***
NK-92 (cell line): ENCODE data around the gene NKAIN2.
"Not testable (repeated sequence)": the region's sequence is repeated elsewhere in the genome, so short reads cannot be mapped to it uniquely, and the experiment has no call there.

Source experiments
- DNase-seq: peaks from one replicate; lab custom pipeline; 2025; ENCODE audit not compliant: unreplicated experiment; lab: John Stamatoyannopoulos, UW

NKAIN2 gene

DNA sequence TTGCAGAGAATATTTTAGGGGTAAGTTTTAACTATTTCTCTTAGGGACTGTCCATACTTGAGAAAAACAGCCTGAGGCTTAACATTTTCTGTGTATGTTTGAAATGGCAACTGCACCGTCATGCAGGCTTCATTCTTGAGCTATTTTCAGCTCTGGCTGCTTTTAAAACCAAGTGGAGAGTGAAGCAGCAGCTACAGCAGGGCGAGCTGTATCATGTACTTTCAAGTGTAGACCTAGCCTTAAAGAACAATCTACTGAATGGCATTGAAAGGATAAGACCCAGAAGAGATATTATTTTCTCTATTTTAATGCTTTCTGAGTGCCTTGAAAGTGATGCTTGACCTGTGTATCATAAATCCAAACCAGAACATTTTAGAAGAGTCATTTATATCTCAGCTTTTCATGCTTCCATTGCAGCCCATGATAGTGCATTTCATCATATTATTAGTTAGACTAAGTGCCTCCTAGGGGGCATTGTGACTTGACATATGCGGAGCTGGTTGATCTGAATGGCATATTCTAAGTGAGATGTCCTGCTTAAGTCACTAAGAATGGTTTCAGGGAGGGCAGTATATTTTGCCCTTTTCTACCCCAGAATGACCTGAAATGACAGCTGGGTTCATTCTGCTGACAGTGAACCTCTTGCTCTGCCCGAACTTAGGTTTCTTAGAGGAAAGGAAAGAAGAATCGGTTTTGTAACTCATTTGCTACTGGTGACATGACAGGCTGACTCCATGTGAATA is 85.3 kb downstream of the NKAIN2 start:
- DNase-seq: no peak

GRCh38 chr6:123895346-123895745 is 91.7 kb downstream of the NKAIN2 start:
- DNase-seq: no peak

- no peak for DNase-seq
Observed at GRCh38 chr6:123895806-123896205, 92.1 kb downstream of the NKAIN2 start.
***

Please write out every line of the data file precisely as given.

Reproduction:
NK-92 (cell line): ENCODE data around the gene NKAIN2.
"Not testable (repeated sequence)": the region's sequence is repeated elsewhere in the genome, so short reads cannot be mapped to it uniquely, and the experiment has no call there.

Source experiments
- DNase-seq: peaks from one replicate; lab custom pipeline; 2025; ENCODE audit not compliant: unreplicated experiment; lab: John Stamatoyannopoulos, UW

NKAIN2 gene

DNA sequence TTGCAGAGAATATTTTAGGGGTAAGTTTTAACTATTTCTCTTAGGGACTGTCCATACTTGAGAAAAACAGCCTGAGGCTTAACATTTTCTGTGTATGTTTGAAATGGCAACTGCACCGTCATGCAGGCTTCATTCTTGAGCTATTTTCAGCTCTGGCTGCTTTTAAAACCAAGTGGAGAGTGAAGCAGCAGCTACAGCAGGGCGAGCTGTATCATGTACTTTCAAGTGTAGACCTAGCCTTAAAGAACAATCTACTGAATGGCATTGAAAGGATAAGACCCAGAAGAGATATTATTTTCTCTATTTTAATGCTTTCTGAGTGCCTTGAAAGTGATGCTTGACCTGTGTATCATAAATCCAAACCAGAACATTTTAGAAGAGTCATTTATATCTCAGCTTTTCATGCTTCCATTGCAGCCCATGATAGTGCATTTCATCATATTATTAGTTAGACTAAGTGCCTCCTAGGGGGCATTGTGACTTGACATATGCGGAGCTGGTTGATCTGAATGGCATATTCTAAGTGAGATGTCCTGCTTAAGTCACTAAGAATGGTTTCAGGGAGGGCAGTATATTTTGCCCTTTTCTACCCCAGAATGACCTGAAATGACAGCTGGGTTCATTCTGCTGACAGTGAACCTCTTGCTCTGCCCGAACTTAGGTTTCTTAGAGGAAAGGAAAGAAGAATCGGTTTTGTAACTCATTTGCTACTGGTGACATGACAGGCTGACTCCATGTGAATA is 85.3 kb downstream of the NKAIN2 start:
- DNase-seq: no peak

GRCh38 chr6:123895346-123895745 is 91.7 kb downstream of the NKAIN2 start:
- DNase-seq: no peak

- no peak for DNase-seq
Observed at GRCh38 chr6:123895806-123896205, 92.1 kb downstream of the NKAIN2 start.